Something S’more for Single Moms
Notes from Class at Calder Baptist Church – Beaumont, Texas
“Expectations are premeditated resentments.”
We Define Our Lives
We define our lives according to our desires, our preferences, and our tastes. We make choices. It might be a choice as simple as which courses we take in college, or as serious as whether to attend college. We decide if we are going to go to work on any given day. We accept or reject an invitation for a date. We choose the color of our walls, our car, and our clothes. We accept proposals of marriage or we fall in love and in bed with men of our choosing. All of these decisions are ours and we own them. In the United States women have many more choices than women in other countries.
It is with these choices that we define our lives. Define means to mark-out, outline, or delineate. When we define our lives we create the boundaries that we want for ourselves. We decide what is important and what we will and will not tolerate.
To REdefine is to change some of the definitions we have created.
We make the assumption that once we have defined and established our lives, we will have control over any changes. A true test of maturity is our flexibility in the face of changes thrust upon us. Some situations are not reasonable and are in truth criminal. In such cases firm boundaries should be established and authorities called when appropriate. In our relationships and job related issues, most of us resist alterations and adjustments that come our way against our will, especially if they come from one we feel is hurting us.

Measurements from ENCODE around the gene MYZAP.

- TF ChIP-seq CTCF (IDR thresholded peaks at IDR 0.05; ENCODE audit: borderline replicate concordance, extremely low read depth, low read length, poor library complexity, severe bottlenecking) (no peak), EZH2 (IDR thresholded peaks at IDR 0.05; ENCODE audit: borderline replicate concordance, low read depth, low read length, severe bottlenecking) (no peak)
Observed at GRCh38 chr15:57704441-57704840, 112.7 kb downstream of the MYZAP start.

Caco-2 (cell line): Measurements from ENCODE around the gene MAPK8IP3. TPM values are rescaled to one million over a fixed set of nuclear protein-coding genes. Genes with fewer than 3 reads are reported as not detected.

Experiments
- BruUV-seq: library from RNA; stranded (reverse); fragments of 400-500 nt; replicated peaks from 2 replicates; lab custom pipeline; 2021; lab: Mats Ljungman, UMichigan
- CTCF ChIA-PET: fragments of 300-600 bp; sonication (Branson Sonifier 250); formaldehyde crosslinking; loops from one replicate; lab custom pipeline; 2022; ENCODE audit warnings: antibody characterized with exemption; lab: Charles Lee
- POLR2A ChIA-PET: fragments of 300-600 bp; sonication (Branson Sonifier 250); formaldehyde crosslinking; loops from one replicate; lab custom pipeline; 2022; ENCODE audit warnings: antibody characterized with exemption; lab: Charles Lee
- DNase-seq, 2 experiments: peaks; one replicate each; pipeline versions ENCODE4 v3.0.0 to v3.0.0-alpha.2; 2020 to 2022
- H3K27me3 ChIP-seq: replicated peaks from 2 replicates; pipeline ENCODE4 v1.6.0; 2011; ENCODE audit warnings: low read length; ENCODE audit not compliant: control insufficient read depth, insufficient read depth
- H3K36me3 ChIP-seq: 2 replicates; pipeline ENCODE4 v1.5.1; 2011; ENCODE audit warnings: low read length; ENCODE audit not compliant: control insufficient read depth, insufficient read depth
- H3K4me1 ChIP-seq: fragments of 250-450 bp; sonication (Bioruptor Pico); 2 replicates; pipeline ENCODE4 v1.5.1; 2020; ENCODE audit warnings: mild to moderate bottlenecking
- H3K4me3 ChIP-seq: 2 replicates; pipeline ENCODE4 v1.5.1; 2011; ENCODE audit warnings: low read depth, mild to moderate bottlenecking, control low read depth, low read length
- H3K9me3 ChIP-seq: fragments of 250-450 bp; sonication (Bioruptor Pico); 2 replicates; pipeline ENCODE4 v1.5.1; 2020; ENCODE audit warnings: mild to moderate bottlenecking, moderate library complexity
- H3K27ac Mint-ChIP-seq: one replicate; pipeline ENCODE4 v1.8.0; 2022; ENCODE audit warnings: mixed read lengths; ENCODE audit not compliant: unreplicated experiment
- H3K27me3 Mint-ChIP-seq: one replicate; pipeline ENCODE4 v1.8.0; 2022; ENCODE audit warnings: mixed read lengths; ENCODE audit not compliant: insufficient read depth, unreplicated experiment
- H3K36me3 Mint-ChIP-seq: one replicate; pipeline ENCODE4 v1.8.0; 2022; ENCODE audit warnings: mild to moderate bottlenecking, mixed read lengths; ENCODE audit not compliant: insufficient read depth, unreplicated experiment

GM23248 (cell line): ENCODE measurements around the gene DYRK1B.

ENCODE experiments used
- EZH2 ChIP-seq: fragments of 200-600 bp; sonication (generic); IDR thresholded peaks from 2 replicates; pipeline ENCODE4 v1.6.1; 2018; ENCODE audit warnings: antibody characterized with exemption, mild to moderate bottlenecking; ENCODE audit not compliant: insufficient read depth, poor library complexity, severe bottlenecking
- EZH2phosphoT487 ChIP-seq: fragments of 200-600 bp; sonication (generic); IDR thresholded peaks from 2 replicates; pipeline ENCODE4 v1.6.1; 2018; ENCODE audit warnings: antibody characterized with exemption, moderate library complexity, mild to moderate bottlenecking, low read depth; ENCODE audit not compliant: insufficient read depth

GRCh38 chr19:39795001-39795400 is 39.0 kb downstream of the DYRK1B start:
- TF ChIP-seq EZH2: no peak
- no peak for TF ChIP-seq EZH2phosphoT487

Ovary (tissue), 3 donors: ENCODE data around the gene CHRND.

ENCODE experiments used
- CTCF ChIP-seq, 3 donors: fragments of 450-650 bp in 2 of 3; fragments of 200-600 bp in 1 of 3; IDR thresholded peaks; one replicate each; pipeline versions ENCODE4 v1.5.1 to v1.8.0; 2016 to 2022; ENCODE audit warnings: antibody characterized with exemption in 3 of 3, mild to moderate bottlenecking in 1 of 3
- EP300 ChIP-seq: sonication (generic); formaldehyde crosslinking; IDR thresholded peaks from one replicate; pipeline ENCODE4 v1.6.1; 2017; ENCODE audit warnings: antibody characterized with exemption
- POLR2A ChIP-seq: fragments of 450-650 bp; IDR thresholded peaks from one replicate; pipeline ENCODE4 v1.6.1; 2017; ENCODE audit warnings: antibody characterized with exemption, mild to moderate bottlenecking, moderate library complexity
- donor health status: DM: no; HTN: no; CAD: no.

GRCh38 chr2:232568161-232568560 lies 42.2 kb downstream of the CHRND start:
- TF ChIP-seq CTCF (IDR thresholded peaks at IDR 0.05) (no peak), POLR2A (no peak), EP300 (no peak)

Single moms who must redefine their lives are faced with challenges. Some must accept that the father of their child refuses to be a part of his child’s life. Others must adjust to all the changes that come after a divorce. A widow faces the challenge of parenting alone with no hope of their father being around for their children. All these circumstances require the mom to redefine her life.
Realistic and Reasonable
Expectations can cause real problems if we aren’t realistic. Realistic expectations are reasonable, just not assured. When we are children we expect to be fed and clothed by our parents. This is reasonable. We expect to not be hurt or abused. This, too, is reasonable. As we mature into adulthood we realize that others will not always meet our expectations—even if we think our expectations are ‘reasonable.’
Famous people who were forced to accept unmet expectations
Hillary Clinton Unfaithful husband and loss of bid for presidency.
Katie Couric – anchor for CBS not turned out as expected
Would she have taken the job if she had known it would turn out this way? Couric hesitates. If Moonves had offered her the job she’s doing today, she admits, she would have thought twice about it. “It would have been less appealing to me,” she says. “It would have required a lot more thought.”
1832 Lost job & Defeated for state legislature
1833 Failed in business
1835 Sweetheart died
1836 Had nervous breakdown
1838 Defeated for Speaker